1½  tbsp warm milk (to soak the saffron strands)

½ C Thandai Mix

¼ C finely chopped Almonds (optional)

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In a spice blender grind to powder rest of the ingredients mentioned under thandai mix. Store in a small jar or bottle.

Crush the saffron and soak it in warm milk for at least an hour to steep its flavor.

Whisk together the maida, whole meal, baking powder and baking soda for half minute. (I used a hand whisk to do this job.) Mix in the thandai mix and whisk for another half a minute. Set aside.

In a mixing bowl, whisk together the butter and sugar till light and fluffy. Mix in the saffron milk and then the flour mix. Bring together the butter and flour mix till there are no dry bits. Do not over work with the dough. (You do not need to knead the dough.)

Roll the dough into a log that is 7 to 7½ inch long. (I rolled the dough log in finely chopped almonds for texture and for pretty looking cookies.) Tightly wrap the rolled dough in a cling film, ensuring to retain its shape, and keep in refrigerator for at least 2 hours (to obtain a hard dough so that it can be easily sliced)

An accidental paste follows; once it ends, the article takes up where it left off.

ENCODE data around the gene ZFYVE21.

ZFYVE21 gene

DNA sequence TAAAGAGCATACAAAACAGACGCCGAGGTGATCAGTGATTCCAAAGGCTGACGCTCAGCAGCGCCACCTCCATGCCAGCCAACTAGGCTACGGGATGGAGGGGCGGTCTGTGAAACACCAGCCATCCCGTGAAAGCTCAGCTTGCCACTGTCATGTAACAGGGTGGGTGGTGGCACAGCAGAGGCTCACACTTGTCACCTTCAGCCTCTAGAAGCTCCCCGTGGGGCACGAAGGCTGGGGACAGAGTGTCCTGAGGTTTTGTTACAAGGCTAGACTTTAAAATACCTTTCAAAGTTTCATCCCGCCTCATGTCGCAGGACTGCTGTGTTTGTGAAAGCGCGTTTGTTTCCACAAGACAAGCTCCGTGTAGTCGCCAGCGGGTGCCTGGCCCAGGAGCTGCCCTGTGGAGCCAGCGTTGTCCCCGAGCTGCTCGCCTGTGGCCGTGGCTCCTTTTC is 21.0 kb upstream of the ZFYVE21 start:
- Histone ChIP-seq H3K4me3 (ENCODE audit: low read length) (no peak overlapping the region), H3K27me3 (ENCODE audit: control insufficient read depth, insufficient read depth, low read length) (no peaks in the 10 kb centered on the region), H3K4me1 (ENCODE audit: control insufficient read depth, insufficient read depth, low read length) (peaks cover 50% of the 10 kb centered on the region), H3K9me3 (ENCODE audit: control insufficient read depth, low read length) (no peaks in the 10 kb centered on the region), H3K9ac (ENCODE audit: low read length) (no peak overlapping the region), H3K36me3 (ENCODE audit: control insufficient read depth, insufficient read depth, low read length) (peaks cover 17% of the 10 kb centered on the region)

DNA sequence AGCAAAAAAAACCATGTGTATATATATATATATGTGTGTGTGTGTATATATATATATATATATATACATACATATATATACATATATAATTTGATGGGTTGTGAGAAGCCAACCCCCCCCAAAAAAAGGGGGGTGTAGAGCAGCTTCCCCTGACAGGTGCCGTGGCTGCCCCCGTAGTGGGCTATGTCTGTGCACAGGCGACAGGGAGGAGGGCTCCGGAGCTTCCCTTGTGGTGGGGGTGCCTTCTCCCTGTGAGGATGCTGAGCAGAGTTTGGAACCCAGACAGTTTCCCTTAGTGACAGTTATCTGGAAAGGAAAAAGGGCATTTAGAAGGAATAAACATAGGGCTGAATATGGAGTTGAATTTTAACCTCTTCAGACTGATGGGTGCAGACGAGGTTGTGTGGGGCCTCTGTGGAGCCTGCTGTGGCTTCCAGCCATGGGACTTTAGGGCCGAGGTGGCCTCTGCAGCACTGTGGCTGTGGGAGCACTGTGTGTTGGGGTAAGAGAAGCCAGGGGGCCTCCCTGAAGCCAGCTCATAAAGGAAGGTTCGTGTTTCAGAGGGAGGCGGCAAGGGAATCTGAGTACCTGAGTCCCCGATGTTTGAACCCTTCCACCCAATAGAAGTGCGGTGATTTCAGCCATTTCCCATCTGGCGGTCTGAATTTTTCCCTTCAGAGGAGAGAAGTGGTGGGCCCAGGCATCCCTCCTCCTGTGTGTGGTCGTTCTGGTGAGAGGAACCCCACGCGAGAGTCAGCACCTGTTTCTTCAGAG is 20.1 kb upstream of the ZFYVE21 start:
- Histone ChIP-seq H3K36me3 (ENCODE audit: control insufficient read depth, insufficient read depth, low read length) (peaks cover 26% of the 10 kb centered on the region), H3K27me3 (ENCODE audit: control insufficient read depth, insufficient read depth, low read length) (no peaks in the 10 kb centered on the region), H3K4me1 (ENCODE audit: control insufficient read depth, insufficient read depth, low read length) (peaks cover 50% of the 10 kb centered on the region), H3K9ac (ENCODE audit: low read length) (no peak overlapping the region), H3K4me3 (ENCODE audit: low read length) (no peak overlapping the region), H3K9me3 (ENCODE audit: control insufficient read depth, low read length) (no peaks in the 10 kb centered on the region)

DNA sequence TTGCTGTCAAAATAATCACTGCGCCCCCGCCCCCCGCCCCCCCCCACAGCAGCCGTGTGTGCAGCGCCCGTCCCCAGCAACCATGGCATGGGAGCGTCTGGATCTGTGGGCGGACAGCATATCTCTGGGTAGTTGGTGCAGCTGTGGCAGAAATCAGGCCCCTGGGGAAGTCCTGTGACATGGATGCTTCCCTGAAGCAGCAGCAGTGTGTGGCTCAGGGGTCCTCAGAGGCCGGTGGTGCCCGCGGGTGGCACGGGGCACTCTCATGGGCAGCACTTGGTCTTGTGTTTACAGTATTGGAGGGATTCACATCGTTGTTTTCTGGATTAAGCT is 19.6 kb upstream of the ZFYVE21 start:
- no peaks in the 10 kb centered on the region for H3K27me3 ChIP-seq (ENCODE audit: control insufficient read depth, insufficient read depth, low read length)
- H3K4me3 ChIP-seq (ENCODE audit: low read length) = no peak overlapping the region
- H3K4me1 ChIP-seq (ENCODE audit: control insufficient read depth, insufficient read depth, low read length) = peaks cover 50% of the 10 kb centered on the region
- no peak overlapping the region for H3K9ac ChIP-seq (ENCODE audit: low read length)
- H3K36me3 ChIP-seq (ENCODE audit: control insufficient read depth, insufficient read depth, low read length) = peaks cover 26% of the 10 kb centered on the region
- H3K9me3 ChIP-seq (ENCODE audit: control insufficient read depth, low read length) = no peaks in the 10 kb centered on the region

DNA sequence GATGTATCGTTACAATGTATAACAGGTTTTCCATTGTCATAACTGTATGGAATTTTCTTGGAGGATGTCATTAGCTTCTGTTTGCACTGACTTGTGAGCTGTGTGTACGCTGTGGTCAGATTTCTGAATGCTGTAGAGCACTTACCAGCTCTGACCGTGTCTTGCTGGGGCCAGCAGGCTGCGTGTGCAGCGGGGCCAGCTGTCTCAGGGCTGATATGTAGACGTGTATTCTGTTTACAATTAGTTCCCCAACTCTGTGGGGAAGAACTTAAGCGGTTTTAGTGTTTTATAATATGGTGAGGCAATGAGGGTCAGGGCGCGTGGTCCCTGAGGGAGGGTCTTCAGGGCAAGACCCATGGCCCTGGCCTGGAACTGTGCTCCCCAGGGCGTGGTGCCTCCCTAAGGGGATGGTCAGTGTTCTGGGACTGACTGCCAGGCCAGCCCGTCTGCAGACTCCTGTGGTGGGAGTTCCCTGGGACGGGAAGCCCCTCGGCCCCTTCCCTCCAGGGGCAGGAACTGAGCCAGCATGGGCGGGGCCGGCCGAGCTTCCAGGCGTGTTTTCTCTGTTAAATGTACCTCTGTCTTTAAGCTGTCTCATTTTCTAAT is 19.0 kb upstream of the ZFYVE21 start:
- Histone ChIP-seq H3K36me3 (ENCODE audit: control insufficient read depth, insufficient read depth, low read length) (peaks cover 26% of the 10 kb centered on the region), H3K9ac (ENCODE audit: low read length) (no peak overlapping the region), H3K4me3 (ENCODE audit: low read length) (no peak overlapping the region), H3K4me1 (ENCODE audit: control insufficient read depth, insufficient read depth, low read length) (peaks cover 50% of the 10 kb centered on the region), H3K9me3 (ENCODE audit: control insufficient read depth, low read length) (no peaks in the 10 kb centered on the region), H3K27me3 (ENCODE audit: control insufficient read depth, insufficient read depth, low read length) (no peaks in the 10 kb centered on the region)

Preheat the oven at 170 degrees C for five minutes.

Unwrap the cling film and slice the cookie dough log in half inch thick slices and arrange them on a baking sheet at least half a centimetre gap. Bake the cookies in the preheated oven for 10 – 12 minutes or till the edges begin to turn golden brown.

Remove the baking sheet from the oven and allow the cookies to cool on the baking sheet for 5 minutes before carefully transferring them on to the wire rack. Cool completely before storing them in an air tight jar.

Yield : 2 dozen approximately.

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Some more cookies that are eggs free:

Nankhatai (Traditional Indian Shortbread Cookies)

Espresso Walnut Cookies

Pistachio & Cranberries Lemon Shortbread Cookies 

Black Sesame Cookies (Gluten free)

Thanks for visiting and see you soon again